WA Governor Kerry Sanderson arriving at the WA Parliament before opening the first session. (ABC News: Eliza Laschon)
On the first sitting day of the 40th West Australian Parliament, Premier Mark McGowan outlined his plan to boost state coffers by $4 billion, and former premier Colin Barnett made his way to the Opposition benches after more than eight years in the top job.
Here’s a wrap of the key events of the day.
It’s no secret WA’s share of GST is the lowest in the country at 34 cents in the dollar, and it’s something that’s never far from the minds of leaders of both sides of politics.
So it was no surprise Mr McGowan used his first Question Time as Premier to spell out a possible solution.
The Premier wants 25 per cent of the state’s iron ore revenue quarantined for WA.
“That would mean that over the next four years we would be $4.618 billion better off,” Mr McGowan said.
“That would ensure that we reward economic activity, we reward the development of the iron ore industry.”
Governor spells out support for crime victims
WA Governor Kerry Sanderson addressed Parliament to outline the Labor Government’s agenda.
She said the Government planned to place the victims of crime at the centre of the judicial system.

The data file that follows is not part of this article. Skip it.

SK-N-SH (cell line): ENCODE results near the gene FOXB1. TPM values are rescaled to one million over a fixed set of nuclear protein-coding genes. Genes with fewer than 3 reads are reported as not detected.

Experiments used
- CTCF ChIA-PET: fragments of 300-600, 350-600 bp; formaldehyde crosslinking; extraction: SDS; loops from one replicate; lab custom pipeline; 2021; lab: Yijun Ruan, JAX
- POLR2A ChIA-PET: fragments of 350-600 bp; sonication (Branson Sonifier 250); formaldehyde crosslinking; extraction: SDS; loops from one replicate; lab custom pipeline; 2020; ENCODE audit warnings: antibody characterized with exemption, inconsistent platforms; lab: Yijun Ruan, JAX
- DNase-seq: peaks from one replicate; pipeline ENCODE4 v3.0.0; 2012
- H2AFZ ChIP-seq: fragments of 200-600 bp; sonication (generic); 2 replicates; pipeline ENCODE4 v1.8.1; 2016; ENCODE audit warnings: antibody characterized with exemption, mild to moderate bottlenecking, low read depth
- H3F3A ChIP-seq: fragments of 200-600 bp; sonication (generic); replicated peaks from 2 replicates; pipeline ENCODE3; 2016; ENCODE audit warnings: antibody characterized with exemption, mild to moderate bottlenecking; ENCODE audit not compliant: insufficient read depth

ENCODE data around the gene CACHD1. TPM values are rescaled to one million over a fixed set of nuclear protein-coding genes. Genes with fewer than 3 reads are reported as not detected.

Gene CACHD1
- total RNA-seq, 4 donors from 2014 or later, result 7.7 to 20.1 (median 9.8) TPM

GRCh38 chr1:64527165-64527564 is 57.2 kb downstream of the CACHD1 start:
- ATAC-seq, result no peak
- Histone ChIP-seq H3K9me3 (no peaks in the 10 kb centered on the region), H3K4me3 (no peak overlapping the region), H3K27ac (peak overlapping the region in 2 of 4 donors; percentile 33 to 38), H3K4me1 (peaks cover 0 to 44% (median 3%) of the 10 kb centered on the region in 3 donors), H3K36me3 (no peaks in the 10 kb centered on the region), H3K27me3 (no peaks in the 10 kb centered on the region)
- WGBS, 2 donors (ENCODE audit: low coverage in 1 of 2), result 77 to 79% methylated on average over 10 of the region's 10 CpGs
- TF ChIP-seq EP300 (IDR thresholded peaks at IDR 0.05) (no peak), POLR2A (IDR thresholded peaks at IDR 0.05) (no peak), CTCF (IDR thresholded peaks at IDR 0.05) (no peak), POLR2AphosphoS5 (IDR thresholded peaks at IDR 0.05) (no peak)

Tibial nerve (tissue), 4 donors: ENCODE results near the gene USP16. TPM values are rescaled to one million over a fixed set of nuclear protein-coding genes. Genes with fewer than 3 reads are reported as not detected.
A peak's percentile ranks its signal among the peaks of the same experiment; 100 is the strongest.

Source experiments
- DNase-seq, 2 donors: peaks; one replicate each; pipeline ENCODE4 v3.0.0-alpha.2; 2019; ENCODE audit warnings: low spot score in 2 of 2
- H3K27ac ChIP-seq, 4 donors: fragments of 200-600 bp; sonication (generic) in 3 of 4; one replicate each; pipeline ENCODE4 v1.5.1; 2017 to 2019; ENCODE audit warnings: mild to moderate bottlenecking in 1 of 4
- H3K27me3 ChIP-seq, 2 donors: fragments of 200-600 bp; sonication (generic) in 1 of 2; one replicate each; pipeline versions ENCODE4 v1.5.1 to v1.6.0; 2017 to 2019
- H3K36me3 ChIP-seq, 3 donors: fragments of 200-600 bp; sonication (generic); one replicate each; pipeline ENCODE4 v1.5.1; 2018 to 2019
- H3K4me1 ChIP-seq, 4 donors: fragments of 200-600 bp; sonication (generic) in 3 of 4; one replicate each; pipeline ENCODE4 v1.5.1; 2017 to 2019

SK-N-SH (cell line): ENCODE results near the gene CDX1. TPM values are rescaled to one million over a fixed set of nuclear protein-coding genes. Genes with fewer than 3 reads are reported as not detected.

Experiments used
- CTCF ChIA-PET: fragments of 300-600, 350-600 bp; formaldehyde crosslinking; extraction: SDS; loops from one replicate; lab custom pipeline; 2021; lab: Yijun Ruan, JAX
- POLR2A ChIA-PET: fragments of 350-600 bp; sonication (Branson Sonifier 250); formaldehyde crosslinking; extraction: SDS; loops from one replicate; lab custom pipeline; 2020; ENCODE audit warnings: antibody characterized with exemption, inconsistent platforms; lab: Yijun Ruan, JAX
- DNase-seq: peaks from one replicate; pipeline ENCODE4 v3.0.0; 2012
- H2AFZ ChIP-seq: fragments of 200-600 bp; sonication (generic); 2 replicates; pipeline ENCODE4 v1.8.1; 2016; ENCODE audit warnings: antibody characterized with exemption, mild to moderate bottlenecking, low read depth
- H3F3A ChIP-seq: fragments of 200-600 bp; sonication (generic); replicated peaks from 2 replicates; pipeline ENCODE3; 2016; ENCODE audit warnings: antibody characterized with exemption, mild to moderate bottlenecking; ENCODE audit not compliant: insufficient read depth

“Tougher penalties for methamphetamine traffickers, ‘no body no parole’ laws, increased restrictions on dangerous sex offenders, measurers against the practice of revenge porn and reforms for the mentally impaired,” she said.
She also called for more action on WA’s “unfair” share of GST.
Barnett bushes off the media
Former premier Colin Barnett arrived at Parliament House ready to face a very different political life after eight-and-a-half years in the top job. He was sworn and took his place on the WA Opposition’s backbench.
There has been much speculation about Mr Barnett’s future, with many predicting he will step down from politics, but he brushed off questions about his political future.
Outgoing Liberal MP Liz Behjat came to his defence, calling on people to “back off and leave him to it”.
New faces aplenty
MPs were sworn in by WA Chief Justice Wayne Martin, and there were many new faces among them after Labor’s landslide win ended the careers of many veteran Liberal MPs.
But the day wasn’t all ceremonial, with the Government introducing its first bill, which aims to give the Attorney-General power to audit local governments.
Mike Nahan wants to know if the Premier will stick to a 2013 election promise. (ABC News: Andrew O’Connor)
Liberal Leader Mike Nahan used his first question as Opposition Leader to remind Mr McGowan of his 2013 election campaign pledge to move the Premier’s department out of Hale House and into Dumas House.
Dr Nahan asked if he would stand by that promise, and allow a charity to occupy the offices that had received a multi-million dollar refurbishment under the Barnett government.
Mr McGowan responded by saying the promise was made four years ago, but said he would give it some thought.
“It’s something I am considering,” the Premier said.
“I find it bizarre to be honest with you that the first question asked in this place is about the office arrangements.”